Making Your Bedroom a Nicer Place to Lie Awake (That’s the First Step)
The bed is first priority, of course. But once you have that settled, it’s time to take a good look around. The bedroom should be a comfortable, peaceful place. That doesn’t mean it needs to be luxurious, squeaky clean, or look like a photograph in a magazine. But, within reasonable limits, it must reflect your own inner longings for peace, comfort and serenity.
While some people are most comfortable with a lot of “stuff” surrounding them, others need a sparse, uncluttered environment. While some individuals prefer a bright and airy atmosphere, others feel more relaxed in a dark and subdued place. While I may like warm earth tones, you might prefer cool whites and ethereal blues and lavenders.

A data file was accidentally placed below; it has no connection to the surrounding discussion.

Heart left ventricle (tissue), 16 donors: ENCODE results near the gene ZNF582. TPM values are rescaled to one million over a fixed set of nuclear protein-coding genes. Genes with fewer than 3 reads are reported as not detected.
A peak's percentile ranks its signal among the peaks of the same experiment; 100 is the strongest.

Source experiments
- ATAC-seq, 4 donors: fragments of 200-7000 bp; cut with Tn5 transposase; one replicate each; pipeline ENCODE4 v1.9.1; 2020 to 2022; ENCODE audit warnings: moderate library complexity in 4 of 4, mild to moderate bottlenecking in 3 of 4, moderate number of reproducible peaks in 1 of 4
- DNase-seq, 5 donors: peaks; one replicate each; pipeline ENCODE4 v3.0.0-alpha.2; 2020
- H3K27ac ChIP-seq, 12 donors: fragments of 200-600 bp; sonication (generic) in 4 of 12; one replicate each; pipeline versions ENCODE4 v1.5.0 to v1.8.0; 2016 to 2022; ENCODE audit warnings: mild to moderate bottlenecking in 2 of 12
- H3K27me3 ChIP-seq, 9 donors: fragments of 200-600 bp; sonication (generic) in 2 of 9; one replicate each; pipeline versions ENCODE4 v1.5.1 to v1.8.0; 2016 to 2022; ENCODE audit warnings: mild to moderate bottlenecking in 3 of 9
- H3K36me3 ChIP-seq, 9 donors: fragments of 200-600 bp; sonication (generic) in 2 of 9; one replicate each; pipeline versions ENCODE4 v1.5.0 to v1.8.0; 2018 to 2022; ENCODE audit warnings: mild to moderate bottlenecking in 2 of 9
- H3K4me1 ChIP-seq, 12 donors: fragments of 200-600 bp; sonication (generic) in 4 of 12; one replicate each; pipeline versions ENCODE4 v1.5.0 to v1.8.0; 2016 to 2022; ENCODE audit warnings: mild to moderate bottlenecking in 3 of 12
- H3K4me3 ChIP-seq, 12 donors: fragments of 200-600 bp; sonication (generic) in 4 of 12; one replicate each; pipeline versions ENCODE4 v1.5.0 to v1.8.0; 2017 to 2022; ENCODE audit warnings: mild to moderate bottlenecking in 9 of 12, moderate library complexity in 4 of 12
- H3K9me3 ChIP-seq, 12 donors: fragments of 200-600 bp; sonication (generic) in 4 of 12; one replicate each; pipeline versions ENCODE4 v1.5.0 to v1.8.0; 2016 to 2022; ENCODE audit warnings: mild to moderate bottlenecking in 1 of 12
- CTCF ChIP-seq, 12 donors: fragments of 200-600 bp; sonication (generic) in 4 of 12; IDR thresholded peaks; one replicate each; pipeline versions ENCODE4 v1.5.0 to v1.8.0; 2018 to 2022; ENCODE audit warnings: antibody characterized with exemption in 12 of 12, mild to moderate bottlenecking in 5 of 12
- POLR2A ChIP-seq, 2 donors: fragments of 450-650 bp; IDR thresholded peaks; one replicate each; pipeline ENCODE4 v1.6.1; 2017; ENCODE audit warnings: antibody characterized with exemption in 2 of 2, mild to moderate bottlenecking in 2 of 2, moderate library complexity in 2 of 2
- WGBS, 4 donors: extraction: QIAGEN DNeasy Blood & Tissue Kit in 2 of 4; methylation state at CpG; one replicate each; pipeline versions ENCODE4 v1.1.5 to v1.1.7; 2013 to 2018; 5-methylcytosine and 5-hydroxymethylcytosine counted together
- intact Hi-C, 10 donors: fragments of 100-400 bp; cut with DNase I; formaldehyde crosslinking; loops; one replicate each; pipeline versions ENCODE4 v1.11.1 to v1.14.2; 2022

Maybe you haven’t really given much thought to these things, like colors and atmosphere and lighting or the presence or absence of stuff. Maybe it was never an issue before because you always slept well and your room served its utilitarian purpose just fine until insomnia and sleep anxiety came along to throw your life into disarray.
Well, things are different now, and it’s time to give some deliberate, conscious thought to what might turn your bedroom into a pleasant, comforting, inviting sanctuary—even when you can’t sleep very well within its walls. Because at the end of the day—literally—that feeling of physical comfort and relaxation, combined with a shift in mental perspective, will go a long way towards relieving you of that old feeling of anxiety and replacing it with calming optimism. And where will that lead? To the ultimate enjoyment of sleeping better and longer.